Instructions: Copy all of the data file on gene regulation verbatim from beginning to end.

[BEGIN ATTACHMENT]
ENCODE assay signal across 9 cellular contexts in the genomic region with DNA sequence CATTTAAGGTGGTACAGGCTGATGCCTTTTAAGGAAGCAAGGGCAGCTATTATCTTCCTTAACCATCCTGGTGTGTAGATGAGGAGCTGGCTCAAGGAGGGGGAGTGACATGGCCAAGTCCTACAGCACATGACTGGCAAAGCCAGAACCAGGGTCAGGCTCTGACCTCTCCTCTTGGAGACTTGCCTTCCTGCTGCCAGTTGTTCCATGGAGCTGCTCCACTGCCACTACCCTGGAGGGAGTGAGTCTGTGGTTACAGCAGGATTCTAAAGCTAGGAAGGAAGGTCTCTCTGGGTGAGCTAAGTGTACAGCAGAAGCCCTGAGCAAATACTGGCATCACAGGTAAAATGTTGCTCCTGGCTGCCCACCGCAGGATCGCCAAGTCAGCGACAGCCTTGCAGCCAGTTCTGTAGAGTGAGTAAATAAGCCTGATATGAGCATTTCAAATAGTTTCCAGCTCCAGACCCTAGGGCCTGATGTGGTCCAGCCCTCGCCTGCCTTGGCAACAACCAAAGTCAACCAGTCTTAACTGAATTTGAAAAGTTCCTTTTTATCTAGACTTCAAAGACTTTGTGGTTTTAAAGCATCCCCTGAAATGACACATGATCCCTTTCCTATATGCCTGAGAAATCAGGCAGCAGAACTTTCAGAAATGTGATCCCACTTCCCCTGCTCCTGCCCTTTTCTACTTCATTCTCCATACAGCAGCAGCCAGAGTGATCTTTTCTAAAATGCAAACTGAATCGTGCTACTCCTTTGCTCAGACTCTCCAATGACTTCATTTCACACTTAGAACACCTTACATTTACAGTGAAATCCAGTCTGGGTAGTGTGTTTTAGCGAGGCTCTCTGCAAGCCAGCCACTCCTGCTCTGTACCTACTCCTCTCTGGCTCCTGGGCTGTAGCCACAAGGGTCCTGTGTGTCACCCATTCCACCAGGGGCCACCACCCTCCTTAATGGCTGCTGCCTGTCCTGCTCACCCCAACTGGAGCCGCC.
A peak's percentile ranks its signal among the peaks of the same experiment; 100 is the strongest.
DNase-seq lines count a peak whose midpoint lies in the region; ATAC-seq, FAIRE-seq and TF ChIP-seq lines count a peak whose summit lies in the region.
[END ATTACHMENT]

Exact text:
ENCODE assay signal across 9 cellular contexts in the genomic region with DNA sequence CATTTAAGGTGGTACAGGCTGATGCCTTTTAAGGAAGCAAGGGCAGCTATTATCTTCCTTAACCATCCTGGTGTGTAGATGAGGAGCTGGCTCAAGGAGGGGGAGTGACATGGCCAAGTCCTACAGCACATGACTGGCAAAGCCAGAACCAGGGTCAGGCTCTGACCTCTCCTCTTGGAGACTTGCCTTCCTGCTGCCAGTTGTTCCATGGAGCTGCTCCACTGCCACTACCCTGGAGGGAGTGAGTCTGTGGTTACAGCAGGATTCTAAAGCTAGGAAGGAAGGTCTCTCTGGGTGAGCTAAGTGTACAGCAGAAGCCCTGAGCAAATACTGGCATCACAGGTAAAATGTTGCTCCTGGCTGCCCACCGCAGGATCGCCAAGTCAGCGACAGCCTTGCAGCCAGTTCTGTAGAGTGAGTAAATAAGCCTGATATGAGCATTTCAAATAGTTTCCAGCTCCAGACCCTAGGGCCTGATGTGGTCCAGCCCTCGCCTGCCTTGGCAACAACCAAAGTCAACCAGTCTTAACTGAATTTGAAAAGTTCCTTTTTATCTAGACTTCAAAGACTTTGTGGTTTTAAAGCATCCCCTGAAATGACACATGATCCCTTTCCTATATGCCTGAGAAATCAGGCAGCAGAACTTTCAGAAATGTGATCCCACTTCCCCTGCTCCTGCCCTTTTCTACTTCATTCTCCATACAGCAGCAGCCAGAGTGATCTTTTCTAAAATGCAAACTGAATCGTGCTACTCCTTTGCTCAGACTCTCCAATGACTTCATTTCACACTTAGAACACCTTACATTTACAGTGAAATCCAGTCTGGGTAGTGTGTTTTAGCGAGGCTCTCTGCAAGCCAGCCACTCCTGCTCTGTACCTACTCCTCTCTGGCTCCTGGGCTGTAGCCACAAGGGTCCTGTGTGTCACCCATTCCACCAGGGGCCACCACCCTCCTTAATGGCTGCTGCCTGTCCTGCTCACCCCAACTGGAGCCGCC.
A peak's percentile ranks its signal among the peaks of the same experiment; 100 is the strongest.
DNase-seq lines count a peak whose midpoint lies in the region; ATAC-seq, FAIRE-seq and TF ChIP-seq lines count a peak whose summit lies in the region.